Woody Allen’s latest offering, the tragi-comic ‘Wonder Wheel’ is set in 1950s Coney Island, the Brooklyn seafront neighbourhood famed for its fairgrounds, dominated by the titular Ferris wheel. It was previously used by Allen as a location for some memorable scenes in ‘Annie Hall’ and more extensively in ‘Radio Days’. Coney Island as we see it here, rich in period detail, is a place of vibrant colours but faded glory, a fitting environment for the protagonist, clam house waitress Ginny (Kate Winslet), to contemplate her unfulfilled dreams as she approaches forty.
We’re introduced to Ginny by narrator Mickey (Justin Timberlake), who works as a lifeguard to pay his way through his master’s degree, with ambitions of becoming a dramatist and poet. Mickey reveals from the start that he “relishes melodrama and larger than life characters”, so he is immediately drawn to failed actress Ginny, with whom he discusses her potential fatal flaw before embarking on an affair with her.
Ginny lives a frustrated existence with her carousel operator husband Humpty (James Belushi) who’s attempting to stay on the wagon, while she sips from a whisky bottle hidden under the kitchen sink. Their cramped apartment, which backs almost directly on to the Wonder Wheel and “used to house a freak show”, is also shared with Ginny’s pyromaniac young son from her first marriage Richie (Jack Gore). The kid might go entirely ignored were it not for him starting fires and skipping school for the cinema.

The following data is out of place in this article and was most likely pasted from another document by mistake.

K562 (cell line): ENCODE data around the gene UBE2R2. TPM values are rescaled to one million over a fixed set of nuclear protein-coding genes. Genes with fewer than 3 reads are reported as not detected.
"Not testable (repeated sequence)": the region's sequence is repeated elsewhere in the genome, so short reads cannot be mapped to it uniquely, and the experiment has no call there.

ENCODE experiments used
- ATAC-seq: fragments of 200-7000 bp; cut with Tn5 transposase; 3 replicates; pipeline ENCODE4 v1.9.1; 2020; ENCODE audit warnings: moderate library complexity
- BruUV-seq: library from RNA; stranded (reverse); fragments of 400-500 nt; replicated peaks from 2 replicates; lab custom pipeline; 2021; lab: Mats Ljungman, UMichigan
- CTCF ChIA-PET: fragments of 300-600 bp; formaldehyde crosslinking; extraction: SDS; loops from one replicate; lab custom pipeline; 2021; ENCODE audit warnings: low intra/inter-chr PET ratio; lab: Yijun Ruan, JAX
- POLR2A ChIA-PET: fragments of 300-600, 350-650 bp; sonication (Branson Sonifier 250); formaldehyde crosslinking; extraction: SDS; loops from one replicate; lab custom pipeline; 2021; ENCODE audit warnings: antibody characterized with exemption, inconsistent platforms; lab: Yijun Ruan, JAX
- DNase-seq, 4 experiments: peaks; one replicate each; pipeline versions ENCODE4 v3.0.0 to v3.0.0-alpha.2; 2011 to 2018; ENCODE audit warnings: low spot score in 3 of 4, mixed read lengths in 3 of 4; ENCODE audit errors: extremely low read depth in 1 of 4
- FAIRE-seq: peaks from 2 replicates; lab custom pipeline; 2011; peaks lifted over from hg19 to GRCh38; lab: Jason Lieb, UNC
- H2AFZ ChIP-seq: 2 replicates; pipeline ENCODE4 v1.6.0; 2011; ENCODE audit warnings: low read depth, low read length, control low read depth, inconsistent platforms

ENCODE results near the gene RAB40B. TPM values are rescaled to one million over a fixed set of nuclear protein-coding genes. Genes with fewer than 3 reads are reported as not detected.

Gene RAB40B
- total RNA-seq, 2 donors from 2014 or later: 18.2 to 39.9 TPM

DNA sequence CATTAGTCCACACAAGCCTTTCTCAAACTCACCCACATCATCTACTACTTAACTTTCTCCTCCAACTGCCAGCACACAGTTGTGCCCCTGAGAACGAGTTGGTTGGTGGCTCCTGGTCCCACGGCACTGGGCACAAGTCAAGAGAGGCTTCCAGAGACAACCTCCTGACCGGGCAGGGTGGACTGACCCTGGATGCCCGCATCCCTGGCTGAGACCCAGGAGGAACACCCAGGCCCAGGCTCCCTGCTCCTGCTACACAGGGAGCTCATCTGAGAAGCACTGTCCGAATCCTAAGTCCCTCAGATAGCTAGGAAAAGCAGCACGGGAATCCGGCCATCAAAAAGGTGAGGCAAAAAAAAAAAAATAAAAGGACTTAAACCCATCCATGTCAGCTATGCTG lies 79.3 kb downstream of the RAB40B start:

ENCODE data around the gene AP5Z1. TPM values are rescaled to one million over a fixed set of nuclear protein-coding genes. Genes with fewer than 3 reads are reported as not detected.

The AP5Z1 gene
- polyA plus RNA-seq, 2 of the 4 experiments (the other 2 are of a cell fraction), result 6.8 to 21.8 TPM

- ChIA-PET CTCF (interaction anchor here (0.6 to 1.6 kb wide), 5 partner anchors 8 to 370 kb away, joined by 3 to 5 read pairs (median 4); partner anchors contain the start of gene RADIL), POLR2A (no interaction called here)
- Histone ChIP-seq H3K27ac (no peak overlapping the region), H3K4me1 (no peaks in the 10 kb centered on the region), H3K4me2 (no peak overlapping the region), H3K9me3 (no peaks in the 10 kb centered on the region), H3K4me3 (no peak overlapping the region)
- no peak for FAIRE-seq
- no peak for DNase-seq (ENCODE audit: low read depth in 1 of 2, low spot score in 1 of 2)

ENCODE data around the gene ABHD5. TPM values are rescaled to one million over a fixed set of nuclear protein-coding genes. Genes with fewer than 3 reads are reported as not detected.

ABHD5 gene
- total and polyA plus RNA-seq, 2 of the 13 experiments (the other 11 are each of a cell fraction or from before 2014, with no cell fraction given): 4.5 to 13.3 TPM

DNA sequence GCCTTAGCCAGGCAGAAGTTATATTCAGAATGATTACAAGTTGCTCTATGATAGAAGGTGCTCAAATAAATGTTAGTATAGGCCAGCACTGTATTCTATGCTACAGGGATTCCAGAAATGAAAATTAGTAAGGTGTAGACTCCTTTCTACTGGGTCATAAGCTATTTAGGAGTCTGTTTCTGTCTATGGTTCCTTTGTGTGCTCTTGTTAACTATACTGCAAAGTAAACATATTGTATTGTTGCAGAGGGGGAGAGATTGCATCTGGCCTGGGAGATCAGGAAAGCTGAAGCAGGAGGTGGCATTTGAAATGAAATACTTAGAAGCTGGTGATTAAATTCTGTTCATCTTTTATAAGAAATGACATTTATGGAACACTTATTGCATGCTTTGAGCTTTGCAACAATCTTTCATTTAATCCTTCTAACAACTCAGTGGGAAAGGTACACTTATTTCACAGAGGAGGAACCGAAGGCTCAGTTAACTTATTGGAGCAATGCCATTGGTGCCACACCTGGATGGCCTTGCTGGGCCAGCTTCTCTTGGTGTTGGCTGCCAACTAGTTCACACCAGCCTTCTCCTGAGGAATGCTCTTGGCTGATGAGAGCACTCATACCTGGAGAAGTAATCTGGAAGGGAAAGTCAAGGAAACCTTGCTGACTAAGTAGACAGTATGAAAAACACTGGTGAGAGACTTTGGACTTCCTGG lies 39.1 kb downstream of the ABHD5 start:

Enter Carolina (Juno Temple in fine form), Humpty’s twenty-six year old daughter, whom he disowned six years ago when she married into the mob. Now on the run from her gangster husband, she needs a place to hideout and moves in despite Ginny’s protestations.
Although Ginny is no longer a professional actress, her flair for the dramatic has clearly never left her. She tells Mickey that she isn’t merely a waitress, but views her job as a kind of acting role, which is perhaps the same way she approaches being a wife, mother and now adulterer. We see her practising the lines she’s going to say to Mickey, putting on clothes for him as if they’re costumes and there’s a degree of performance when she speaks to him. Kate Winslet is by turns hilarious and heart-breaking in the role, delivering one of the finest performances of her career, worthy of an eighth Oscar nomination.
Following their collaboration on last year’s ‘Café Society’, Allen is reunited with Vittorio Storaro, the Oscar winning cinematographer of ‘Apocalypse Now’ and ‘The Last Emperor’. Storaro’s work is one of the real stars of the film, with beautifully composed shots filled with saturated colours and Winlset’s hair lighting up the screen like a flame.
‘Wonder Wheel’ closes the 55th New York Film Festival and is on limited release in US cinemas from 1st December, Allen’s 82nd birthday.